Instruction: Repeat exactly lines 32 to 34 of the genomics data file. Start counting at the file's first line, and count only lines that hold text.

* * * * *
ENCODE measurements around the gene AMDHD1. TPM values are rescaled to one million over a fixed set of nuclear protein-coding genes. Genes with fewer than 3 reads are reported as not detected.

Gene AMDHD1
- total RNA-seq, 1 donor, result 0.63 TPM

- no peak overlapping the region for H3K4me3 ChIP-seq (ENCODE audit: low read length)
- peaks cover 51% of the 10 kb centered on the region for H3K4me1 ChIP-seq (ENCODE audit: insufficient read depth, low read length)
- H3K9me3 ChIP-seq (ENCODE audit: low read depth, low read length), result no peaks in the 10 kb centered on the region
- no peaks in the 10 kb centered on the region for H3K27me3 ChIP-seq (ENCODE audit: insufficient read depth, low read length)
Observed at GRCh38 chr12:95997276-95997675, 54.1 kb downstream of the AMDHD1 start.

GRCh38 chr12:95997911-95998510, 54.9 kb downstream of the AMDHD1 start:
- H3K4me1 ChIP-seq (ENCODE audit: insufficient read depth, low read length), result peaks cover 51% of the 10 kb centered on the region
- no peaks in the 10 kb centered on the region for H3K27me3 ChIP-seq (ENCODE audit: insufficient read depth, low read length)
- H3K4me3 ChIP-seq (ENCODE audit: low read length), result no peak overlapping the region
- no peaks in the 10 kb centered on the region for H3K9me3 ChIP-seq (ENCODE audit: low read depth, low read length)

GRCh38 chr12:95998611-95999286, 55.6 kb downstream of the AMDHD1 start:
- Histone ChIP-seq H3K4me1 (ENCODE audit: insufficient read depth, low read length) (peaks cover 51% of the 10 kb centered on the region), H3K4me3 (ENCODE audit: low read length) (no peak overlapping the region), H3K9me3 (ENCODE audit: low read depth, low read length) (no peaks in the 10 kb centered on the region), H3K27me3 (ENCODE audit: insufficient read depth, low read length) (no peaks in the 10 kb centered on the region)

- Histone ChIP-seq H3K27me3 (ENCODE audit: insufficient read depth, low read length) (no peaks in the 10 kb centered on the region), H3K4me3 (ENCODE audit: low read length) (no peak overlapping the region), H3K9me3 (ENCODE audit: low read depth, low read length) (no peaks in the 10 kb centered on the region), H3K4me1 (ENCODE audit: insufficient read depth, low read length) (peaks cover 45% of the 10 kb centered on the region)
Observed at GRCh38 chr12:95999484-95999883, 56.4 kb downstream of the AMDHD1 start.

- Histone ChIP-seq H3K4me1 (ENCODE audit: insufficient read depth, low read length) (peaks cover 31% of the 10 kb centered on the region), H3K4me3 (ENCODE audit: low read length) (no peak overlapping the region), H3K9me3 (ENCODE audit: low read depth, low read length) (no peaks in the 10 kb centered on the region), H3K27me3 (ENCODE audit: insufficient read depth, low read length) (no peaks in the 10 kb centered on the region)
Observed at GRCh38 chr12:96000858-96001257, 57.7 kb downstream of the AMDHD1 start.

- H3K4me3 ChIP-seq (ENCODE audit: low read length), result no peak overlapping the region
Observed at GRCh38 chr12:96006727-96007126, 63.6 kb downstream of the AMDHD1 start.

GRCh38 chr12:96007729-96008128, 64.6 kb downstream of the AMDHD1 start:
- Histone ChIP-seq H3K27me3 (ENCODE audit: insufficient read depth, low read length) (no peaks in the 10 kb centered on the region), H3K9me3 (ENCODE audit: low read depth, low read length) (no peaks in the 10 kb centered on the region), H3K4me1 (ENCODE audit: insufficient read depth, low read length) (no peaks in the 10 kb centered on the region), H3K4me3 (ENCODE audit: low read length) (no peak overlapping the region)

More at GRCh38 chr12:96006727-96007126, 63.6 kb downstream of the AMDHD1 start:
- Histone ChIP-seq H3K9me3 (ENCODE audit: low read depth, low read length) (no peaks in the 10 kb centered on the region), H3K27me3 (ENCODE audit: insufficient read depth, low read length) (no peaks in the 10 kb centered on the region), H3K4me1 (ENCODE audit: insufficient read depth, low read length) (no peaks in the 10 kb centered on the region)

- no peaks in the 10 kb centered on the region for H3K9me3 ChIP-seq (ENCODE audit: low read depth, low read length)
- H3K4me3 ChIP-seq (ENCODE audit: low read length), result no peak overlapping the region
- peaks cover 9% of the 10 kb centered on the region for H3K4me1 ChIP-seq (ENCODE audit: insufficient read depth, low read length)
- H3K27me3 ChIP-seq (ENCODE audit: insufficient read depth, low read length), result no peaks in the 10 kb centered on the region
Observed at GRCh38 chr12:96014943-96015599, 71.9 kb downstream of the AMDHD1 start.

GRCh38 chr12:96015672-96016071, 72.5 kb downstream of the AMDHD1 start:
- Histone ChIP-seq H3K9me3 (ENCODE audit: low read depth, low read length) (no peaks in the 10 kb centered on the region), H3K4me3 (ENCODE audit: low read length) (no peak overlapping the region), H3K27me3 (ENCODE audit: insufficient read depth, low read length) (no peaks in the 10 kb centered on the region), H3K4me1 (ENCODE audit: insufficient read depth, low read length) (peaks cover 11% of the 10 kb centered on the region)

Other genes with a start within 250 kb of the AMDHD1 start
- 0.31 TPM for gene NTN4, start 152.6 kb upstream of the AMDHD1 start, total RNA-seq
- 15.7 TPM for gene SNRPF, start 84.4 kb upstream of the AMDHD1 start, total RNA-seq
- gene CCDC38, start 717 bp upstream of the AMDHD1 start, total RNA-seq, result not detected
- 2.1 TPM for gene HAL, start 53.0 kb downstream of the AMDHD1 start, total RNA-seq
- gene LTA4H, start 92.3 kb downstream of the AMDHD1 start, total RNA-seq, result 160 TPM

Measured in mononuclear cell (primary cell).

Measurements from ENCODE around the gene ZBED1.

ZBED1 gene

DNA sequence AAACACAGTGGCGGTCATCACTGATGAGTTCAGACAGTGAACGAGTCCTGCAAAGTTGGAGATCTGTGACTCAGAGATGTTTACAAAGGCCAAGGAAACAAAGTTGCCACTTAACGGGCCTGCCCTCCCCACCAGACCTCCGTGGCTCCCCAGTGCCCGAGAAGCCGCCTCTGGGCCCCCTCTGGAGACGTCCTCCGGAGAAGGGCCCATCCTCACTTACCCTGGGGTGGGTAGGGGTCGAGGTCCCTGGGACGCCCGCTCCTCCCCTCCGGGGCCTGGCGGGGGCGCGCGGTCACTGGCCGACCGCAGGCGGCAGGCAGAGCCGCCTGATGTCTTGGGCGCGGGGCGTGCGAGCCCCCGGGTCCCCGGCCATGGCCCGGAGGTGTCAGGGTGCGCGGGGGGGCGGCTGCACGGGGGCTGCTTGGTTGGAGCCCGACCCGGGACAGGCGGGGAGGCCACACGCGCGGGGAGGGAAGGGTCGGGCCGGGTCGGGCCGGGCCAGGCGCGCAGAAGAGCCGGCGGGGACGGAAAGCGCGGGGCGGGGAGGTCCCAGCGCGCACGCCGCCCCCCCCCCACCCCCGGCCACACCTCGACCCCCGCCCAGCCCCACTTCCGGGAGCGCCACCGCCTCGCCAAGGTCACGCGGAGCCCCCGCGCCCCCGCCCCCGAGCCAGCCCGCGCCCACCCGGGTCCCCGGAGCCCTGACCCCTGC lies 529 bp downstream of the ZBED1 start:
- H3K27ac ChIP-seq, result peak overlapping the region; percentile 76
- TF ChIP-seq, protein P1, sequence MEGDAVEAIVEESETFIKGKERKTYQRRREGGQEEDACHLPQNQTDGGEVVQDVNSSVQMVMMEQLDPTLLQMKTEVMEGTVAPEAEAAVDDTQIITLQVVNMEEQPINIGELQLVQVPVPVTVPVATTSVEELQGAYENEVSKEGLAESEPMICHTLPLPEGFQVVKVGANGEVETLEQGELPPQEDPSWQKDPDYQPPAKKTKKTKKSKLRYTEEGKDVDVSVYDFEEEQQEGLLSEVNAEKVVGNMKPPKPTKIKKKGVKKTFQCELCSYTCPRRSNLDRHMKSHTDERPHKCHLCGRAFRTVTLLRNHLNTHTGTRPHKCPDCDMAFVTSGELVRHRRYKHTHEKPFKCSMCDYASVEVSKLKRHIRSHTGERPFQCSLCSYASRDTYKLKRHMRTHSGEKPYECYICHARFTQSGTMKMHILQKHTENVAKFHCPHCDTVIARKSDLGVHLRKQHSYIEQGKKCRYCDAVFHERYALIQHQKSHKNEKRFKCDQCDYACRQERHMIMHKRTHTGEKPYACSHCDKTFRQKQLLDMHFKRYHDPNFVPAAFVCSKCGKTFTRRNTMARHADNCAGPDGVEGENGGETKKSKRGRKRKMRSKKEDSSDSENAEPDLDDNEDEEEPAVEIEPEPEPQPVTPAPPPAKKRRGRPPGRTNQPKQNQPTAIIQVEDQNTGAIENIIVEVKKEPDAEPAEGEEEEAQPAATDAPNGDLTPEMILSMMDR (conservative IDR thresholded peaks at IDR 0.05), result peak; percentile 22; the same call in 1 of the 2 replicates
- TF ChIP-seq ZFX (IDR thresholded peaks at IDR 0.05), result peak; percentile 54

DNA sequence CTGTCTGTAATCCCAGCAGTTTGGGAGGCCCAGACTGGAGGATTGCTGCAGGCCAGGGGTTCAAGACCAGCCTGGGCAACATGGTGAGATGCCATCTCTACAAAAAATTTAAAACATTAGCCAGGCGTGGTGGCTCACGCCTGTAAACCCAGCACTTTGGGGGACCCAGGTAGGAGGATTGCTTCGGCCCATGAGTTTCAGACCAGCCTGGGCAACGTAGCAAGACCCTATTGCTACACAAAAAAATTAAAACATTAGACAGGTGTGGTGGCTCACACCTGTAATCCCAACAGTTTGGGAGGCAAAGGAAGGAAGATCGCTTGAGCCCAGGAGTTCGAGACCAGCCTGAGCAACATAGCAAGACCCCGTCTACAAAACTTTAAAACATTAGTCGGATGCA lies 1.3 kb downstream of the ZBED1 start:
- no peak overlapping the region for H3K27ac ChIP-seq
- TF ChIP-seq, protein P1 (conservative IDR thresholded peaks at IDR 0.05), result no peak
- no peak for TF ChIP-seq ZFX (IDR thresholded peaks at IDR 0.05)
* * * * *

- Histone ChIP-seq H3K9me3 (ENCODE audit: low read depth, low read length) (no peaks in the 10 kb centered on the region), H3K4me3 (ENCODE audit: low read length) (no peak overlapping the region), H3K27me3 (ENCODE audit: insufficient read depth, low read length) (no peaks in the 10 kb centered on the region), H3K4me1 (ENCODE audit: insufficient read depth, low read length) (peaks cover 11% of the 10 kb centered on the region)

Other genes with a start within 250 kb of the AMDHD1 start
- 0.31 TPM for gene NTN4, start 152.6 kb upstream of the AMDHD1 start, total RNA-seq